Morning Volt for 05/25/2017

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05/25/2017
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Morning Volt

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Be Warned: $25 Oil Is Coming, and Along With It, a New World Order

CNBC

The world as we know it, will be no longer. The balance of power on a global scale will shift. All in the next decade.Sounds dramatic right? But independent think tank RethinkX believes it to be true, because of rapid advances in technology, and specifically the advent of self-drive or autonomous cars. First and foremost, RethinkX co-founder and Stanford University economist and professor Tony Seba told CNBC’s Street Signs that the rise of self-drive cars will see oil demand plummet, the price of oil drop to $25 a barrel, and oil producers left without the political or financial capital they…

Will OPEC Extend Output Cuts in Bid to Push Up Oil Prices?

Andrew Walker, BBC

Energy ministers from Opec, the oil exporters’ group, are meeting at their headquarters in Vienna to do something about it.They will be joined by delegates from some oil suppliers outside the group.On the agenda: whether to extend the oil production curbs agreed last year that are due to expire next month.

Should OPEC Worry About Contango and Backwardation?

John Kemp, Reuters

“Backwardation is the solution" to OPEC’s problem of how to raise output and revenues without sparking another shale boom, according to the influential oil research team at Goldman Sachs.Backwardation would allow low-cost oil producers in OPEC to sell their output at a higher price linked to the spot market while curbing growth from shale firms that sell at prices linked to the forward curve.Goldman’s strategy aims to “share growth" between OPEC and shale firms to avoid another repeat of boom and bust in oil prices (“Backwardation is the solution", Goldman Sachs, May 22).

US Fracking Is Ascendant, But OPEC Isn’t Dead Yet

Michael Bastasch, Daily Caller

OPEC member states and Russia will meet in Vienna Thursday, where they are expected to agree on continuing oil production cuts for another nine months.The petro states are seeking to keep crude oil prices from sliding below $50 a barrel. OPEC, Russia and 10 other non-member states agreed to reduce output by 1.8 million barrels per day in the first half of 2017.OPEC’s Thursday meeting, however, highlights the fundamental shift occurring in the global oil industry.

Home Batteries Aren’t Economical–Yet

Robin Sidel, Wall Street Journal

The promise of a battery that powers your home is that you can sock away energy for a rainy day as easily as putting money in a savings account.Around the world, more homeowners are experimenting with residential batteries, which grab energy when it is generated and store it for later use. The excess power can be tapped if the grid goes downin a storm, sayor during high-demand periods when electricity is more expensive.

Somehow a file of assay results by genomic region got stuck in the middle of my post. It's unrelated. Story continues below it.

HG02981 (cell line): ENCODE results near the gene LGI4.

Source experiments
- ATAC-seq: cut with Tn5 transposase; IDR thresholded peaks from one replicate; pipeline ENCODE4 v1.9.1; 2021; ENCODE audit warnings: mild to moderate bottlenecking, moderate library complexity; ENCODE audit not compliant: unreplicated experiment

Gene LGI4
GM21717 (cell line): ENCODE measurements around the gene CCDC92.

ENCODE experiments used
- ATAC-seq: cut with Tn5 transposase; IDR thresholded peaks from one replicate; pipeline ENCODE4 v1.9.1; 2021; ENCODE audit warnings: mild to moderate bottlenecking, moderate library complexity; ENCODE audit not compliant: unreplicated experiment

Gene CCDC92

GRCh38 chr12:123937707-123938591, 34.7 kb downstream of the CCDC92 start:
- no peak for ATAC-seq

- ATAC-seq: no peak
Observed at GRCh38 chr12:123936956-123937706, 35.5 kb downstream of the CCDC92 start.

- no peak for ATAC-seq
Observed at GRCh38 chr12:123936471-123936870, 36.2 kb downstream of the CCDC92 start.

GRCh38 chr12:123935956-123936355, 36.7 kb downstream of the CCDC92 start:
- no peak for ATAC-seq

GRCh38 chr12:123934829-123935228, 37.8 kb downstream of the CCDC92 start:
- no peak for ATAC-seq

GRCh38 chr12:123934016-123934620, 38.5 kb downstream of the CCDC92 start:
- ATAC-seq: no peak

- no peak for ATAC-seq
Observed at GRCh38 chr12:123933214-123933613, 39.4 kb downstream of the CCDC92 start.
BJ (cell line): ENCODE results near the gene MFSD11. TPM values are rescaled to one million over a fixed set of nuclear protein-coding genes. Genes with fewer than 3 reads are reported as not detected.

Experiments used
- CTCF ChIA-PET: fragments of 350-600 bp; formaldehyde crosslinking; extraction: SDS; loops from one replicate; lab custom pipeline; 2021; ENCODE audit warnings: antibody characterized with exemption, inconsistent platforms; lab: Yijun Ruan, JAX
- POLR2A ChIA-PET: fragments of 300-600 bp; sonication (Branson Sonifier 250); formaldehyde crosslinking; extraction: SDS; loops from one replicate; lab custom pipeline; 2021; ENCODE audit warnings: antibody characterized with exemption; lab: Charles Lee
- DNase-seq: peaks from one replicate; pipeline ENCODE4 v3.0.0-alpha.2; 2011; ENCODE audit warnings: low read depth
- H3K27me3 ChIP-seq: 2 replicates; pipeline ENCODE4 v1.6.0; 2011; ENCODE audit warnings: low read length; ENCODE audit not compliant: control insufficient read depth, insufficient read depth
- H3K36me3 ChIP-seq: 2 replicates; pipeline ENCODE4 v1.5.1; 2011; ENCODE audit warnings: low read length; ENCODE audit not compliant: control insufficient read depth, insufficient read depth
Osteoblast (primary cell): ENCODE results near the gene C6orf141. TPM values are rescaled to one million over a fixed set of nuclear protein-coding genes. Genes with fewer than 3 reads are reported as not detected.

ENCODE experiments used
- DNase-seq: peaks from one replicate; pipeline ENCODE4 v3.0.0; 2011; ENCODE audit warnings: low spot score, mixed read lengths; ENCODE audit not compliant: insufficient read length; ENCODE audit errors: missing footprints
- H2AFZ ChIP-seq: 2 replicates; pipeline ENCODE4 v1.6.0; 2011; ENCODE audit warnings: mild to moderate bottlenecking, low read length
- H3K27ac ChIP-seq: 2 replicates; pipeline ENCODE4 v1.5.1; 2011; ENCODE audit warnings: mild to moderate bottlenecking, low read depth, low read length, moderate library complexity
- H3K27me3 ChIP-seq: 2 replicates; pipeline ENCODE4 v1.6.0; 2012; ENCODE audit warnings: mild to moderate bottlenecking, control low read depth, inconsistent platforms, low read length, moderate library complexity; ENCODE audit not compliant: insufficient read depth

Residential Solar Industry in the United States Stumbles

McDonald, Breaking Energy

In recent years the residential solar industry has been one of the hottest industries in the United States with the market leader SolarCity growing by 50% yearly. Growth has been driven by falling solar costs as well as tax credits such as the California Solar Initiative, and the Investment Tax Credit.But that was then and this is now, and with the last year several companies have left the solar industry, reduced their workforce, or gone bankrupt. SolarCity has been absorbed by another of Elon Musk’s ventures Tesla. Now the company has lowered it’s expectations for growth and has refocused…

Trump Budget Proposes Deep Cuts in Energy Innovation Programs

NY Times

President Trump’s budget proposal for 2018 envisions a flurry of changes to domestic energy policy, reaping billions of dollars in one-time revenue from oil and gas resources while cutting research into future energy technologies that could pay long-term dividends.Mr. Trump’s budget, released Tuesday, says it will raise about $36 billion over the next 10 years by selling off major American energy resources and infrastructure, opening up vast new areas of public land for oil and gas drilling, and redirecting state revenues from oil and gas royalties back to Washington.

Gas Prices Forced Electric Cars Out of Their Awkward Phase

Mike Brown, Inverse

Over the past decade, the public perception of electric cars has shifted dramatically: Surveys show that teens love Tesla, the Chevrolet Bolt was named car of the year, and in Shanghai, China, a plug-in hybrid Cadillac is winning over millennials. How did we get here?As more electric vehicles are taking off around the world especially in places like Oslo, where they have become very popular people are coming to realize that they’re not just a passing fad but something credible for the future, Naomi King, a postdoctoral researcher at Oxford Brookes University, tells Inverse.

There’s Way Less Coal Than We Thought

Eric Roston, Bloomberg